The Boomerang Dump
Dumping pesticides is a little different than selling Dalkon Shields or Tris-soaked pajamas to unsuspecting consumers. Heinous as those dumps might be, the injury or death inflicted as a result happens on an individual basis, in distinct tragedies, one body at a time. Not so with pesticides. Most of the peasants applying the poisons to crops can read neither the English nor the Spanish instructions printed on the labels of the chemical containers. Pesticides are often poured on crops in excessive amounts. Many people, in addition to the pests, are poisoned by the chemicals — about 500,000 yearly, according to the World Health Organization. Some victims die immediately; the long-term effects on the rest are unknown.
“The people who work in the fields of Central America are treated like half-humans,” says Dr. Lou Falcon, a University of California entomologist who visits the region often. “When an airplane flies over to spray, they can leave if they want, but they won’t be paid their seven cents a day, or whatever. They often live in huts in the middle of the fields. Their homes, their children and their food get contaminated.”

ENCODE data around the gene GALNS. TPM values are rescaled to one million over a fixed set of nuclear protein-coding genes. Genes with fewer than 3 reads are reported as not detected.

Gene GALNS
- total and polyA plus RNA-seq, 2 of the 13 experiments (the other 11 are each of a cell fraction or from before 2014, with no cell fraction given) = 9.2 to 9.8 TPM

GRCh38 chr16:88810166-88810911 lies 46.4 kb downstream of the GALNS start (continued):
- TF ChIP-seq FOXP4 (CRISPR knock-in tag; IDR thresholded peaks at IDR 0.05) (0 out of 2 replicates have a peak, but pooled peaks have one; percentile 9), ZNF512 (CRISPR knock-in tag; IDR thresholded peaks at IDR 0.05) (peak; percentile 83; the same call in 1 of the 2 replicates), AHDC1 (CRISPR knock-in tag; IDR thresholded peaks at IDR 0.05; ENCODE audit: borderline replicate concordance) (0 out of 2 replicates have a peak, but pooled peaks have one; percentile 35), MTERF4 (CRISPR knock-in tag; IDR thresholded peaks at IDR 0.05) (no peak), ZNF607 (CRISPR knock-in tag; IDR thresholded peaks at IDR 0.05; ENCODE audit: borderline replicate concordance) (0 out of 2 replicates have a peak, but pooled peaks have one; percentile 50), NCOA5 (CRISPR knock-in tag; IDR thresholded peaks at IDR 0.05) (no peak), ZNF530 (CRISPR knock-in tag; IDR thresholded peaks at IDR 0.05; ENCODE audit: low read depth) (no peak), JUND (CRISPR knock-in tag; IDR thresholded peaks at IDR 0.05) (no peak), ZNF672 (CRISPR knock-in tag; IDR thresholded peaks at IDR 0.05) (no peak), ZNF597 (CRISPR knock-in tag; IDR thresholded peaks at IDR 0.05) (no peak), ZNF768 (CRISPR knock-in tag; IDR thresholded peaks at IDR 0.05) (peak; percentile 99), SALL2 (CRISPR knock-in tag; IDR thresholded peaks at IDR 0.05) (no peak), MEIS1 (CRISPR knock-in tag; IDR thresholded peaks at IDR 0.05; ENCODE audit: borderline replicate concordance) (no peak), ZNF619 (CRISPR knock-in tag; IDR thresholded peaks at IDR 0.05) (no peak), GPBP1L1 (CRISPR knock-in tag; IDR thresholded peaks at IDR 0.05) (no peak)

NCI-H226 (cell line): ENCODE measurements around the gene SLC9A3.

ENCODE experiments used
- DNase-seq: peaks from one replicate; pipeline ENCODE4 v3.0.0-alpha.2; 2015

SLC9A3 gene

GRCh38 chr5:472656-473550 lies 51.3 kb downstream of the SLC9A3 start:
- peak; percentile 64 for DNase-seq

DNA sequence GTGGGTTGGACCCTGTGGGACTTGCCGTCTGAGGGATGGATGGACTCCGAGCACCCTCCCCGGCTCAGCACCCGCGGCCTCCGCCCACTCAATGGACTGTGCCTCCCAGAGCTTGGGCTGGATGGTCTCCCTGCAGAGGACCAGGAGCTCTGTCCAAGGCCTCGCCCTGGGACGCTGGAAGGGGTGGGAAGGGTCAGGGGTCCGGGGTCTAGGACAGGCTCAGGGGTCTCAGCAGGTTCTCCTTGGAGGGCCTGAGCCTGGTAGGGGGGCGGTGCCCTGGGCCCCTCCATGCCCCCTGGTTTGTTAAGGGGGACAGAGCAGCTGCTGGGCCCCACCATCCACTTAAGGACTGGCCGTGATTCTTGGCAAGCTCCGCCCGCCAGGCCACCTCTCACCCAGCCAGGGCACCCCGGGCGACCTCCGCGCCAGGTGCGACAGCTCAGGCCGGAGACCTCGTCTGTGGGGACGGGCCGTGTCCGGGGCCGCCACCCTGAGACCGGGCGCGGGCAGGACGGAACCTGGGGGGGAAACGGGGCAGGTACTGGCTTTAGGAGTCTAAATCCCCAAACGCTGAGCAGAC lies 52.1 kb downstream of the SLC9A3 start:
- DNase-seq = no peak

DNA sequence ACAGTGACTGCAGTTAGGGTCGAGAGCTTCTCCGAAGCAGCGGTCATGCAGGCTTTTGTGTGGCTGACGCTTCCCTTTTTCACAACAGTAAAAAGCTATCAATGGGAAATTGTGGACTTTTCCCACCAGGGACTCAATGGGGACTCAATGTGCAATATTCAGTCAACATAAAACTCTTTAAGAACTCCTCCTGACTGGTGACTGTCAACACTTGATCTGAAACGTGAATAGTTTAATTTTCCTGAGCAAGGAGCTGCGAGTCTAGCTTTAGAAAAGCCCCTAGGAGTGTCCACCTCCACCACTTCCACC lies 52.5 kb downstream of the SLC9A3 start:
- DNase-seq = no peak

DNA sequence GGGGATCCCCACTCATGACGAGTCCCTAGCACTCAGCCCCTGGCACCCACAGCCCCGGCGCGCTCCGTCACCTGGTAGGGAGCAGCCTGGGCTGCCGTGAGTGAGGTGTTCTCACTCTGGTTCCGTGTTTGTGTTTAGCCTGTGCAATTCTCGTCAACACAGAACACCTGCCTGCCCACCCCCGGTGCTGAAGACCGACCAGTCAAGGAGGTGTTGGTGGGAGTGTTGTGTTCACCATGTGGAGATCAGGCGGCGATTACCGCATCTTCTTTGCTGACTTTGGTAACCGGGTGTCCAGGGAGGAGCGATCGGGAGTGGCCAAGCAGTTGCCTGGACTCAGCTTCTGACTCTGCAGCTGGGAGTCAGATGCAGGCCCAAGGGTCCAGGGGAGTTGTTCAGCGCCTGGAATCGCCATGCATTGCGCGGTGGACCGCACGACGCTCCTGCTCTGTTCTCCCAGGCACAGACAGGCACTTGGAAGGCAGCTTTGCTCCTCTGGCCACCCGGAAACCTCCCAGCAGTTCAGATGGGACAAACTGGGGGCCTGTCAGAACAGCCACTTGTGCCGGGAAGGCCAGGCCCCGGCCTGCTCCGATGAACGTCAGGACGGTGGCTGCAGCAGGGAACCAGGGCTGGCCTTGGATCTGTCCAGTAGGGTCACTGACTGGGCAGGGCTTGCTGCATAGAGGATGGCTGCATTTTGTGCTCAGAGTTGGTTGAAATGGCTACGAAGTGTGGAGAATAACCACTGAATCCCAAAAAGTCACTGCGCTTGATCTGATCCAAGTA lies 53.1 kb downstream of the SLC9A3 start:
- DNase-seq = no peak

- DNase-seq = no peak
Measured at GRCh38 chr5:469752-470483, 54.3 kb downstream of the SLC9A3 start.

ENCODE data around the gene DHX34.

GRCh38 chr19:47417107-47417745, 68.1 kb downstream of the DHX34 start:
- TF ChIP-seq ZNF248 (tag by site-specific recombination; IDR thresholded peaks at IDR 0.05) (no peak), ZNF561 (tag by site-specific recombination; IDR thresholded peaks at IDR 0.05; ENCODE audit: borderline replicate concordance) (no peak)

Pesticide poisoning is only one aspect of the massive dumping of these chemicals. A three-month investigation by Mother Jones and the Center for Investigative Reporting shows that U.S. companies — while not the worst offenders, since that distinction belongs to firms headquartered in Europe — have an enormous stake in exporting these chemicals. Uncontrolled, the worldwide pesticide trade is on its way to becoming a scandal of international proportions: